Q: How do I prepare for our upcoming appointment?
A: If I will be tuning for you make sure the time we scheduled will be quiet so that I can hear the piano. Remove all lamps, sheet music, and any other objects from the top of the piano and the music desk. I will send a text a few days before our scheduled time to confirm the appointment, please respond with a call or text to let me know we're on the same page as far as scheduling. If I don't hear back from you within 8 hours of our scheduled time or before then, I will assume the appointment is cancelled and we'll need to reschedule.
Q: Does my piano need a pitch raise?
A: Pianos are designed to have a certain amount of tension in the strings for everything to work optimally, and the way piano technicians ensure that amount of tension is by measuring and changing the pitch (measured in Hz) of the piano. Modern pianos are designed for tuning to A-440, an abbreviation meaning A4 (the middle A on the piano) = 440 Hz. Because of the huge amount of tension constantly applied to the piano, the entire thing shifts constantly as tension is equalized between the piano, causing strings to go out of tune. After making big changes to string tension, the strings will go out of tune faster than normal immediately after being stretched - this is why pitch raises are necessary; if I didn't do a pitch raise before fine tuning in some cases, the keys I tuned first would be out of tune by the time I finish tuning. A piano that is more than 15 cents off will need one pitch raise prior to fine tuning, one that is more than 75 cents off will need two pitch raises before fine tuning. Cents are another unit of measurement for pitch; 100 cents = one half-step or semitone (i.e. the distance between C and C#). Most pianos will need at least one pitch raise if they haven't been tuned in 2 years or more. For pianos that are more than 100 cents flat, we can discuss the option of tuning the piano relative to the A4 without doing pitch raises, as multiple large pitch raises are hard on an old piano and greatly increase the risk of breaking strings during tuning.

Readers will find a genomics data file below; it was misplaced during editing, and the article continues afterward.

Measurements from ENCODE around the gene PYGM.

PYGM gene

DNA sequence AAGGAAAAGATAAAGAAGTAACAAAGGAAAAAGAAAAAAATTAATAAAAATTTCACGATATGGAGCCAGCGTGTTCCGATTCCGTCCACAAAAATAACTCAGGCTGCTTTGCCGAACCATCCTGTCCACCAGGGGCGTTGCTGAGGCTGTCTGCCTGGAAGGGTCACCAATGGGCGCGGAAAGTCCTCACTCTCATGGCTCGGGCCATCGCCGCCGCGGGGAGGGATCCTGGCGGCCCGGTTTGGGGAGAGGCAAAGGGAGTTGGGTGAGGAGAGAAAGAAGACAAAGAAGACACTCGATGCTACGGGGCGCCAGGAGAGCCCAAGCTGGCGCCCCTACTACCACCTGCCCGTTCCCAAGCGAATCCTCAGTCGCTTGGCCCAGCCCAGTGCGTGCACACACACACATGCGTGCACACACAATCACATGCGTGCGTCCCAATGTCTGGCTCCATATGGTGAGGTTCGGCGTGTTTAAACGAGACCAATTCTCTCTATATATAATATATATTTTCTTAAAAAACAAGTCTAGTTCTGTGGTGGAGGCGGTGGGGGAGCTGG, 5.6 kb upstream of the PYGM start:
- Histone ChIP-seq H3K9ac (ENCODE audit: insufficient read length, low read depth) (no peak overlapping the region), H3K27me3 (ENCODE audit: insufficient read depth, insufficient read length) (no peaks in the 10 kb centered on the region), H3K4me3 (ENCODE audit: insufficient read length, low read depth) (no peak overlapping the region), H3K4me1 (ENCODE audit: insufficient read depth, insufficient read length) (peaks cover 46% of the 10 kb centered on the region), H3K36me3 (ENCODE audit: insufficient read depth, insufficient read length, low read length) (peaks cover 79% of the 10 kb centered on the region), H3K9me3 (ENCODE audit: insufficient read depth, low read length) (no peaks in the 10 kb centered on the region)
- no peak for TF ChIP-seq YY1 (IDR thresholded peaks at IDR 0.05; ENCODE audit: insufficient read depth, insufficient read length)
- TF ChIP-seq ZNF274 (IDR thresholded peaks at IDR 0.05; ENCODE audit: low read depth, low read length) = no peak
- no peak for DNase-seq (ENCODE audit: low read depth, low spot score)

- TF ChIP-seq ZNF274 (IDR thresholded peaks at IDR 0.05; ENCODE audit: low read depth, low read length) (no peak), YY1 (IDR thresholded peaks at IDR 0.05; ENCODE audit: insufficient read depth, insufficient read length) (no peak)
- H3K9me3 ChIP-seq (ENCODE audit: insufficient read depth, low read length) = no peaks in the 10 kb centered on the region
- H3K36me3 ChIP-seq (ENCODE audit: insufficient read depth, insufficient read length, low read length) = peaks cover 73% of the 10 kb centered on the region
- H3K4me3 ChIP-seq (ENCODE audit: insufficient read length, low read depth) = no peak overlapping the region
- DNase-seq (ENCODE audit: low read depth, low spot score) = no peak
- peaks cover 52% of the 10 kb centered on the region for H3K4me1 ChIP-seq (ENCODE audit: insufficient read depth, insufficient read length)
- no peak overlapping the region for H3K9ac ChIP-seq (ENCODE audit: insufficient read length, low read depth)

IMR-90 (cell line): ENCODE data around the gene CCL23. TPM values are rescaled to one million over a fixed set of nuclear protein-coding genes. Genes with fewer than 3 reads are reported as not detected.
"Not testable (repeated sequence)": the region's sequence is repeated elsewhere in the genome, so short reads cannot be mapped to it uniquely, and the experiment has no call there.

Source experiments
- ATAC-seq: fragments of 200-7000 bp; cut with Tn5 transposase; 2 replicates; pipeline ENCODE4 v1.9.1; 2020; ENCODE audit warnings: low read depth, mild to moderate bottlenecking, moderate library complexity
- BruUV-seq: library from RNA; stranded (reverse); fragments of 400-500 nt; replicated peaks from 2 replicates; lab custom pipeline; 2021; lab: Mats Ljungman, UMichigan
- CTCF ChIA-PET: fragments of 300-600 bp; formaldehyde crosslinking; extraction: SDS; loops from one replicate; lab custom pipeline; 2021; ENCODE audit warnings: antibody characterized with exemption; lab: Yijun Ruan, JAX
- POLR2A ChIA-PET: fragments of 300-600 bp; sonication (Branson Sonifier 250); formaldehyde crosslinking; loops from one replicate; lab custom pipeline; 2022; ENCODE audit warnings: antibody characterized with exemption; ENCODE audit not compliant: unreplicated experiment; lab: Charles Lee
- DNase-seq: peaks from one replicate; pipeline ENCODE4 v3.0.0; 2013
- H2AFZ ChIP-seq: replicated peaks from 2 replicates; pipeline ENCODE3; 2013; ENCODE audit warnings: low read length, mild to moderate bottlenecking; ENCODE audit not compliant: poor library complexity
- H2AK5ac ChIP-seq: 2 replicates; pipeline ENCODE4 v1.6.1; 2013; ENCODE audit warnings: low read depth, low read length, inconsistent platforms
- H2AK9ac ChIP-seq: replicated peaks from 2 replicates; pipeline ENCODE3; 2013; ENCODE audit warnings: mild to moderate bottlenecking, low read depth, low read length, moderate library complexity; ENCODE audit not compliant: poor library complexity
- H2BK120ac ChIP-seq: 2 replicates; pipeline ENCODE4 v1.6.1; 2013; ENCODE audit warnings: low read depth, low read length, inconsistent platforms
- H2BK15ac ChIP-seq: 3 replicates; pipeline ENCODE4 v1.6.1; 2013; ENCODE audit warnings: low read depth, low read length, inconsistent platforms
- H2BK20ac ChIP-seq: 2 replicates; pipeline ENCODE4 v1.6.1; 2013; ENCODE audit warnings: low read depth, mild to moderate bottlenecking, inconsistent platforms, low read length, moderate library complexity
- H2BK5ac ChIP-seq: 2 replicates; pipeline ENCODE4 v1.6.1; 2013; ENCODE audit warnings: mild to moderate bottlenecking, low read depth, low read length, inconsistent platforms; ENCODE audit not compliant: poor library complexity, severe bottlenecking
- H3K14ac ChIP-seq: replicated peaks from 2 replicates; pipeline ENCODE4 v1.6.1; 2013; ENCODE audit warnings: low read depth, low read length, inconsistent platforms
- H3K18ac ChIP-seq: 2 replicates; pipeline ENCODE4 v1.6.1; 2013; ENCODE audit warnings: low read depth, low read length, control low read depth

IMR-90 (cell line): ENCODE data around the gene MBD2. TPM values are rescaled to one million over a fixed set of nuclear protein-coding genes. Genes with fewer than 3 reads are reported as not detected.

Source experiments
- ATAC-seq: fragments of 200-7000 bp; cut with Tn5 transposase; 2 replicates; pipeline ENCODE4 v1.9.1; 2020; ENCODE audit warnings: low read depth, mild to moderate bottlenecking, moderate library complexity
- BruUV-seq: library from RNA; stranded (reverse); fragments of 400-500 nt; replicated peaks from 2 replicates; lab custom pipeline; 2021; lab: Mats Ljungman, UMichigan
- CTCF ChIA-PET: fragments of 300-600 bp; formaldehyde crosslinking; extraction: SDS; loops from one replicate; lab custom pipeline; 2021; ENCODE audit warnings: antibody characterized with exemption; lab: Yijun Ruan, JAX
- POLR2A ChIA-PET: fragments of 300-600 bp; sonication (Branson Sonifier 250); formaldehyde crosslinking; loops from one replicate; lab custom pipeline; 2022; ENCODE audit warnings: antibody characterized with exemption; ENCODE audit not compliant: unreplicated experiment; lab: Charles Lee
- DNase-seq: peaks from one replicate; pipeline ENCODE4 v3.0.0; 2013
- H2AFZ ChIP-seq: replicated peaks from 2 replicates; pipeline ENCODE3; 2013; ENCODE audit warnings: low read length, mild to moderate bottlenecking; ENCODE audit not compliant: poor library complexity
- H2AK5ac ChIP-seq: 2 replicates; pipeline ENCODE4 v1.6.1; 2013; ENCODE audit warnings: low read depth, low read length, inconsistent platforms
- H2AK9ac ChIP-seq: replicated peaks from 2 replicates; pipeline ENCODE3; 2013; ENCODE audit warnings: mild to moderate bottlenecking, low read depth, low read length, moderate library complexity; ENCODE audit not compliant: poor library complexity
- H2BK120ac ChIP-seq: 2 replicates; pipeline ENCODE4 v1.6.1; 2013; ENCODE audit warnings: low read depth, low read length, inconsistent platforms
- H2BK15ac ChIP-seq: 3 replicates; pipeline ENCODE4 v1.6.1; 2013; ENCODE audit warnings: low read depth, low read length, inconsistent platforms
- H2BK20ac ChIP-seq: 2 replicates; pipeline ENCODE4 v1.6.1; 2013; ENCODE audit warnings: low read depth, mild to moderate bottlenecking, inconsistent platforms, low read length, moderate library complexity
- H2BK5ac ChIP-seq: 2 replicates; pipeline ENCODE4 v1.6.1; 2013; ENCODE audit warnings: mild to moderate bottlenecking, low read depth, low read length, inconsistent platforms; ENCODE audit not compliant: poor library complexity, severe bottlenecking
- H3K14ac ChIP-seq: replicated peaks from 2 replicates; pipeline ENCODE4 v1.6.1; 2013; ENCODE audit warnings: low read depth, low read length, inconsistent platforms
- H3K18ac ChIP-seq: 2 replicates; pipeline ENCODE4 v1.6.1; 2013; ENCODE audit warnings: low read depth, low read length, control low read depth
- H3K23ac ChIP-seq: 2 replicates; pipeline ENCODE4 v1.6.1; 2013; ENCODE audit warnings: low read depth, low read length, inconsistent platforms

Q: How long does tuning take?
A: It varies from piano to piano, based on the tightness and feeling of the tuning pins. Some days I just tune a little slower than others. Generally you can expect a basic tuning to take an hour to an hour and a half, and a pitch raise adds about 30 minutes to my time.
Q: Why was the price estimate you gave me so vague?
A: Pianos are complex machines, and things go wrong all the time. Most of the time, the symptom that informs you something is wrong can be caused by a multitude of different underlying problems. In most cases, I'll be able to tell you whether I'll be spending a few minutes or a few hours fixing whatever is wrong once I've diagnosed the issue. However, there is always a possibility that I will find deeper issues once I start working, in which case I will consult with you to make the best decision possible for you and your piano.
Q: What is regulation?
A: Pianos have thousands of moving parts inside. These parts are made of wood, felt, metal, and sometimes plastic. Every time a key is pressed, felt compresses, wood, metal, and plastic warp and bend, screws try to wiggle themselves loose, and things move out of alignment over time. Regulation is the process of aligning all of these moving parts to function perfectly, as they were intended to. With average use, a piano will need regulation every 3-5 years or so. Pianos that are used in recording studios or music practice rooms tend to need regulation much more often.
Q: How often does my piano need to be tuned?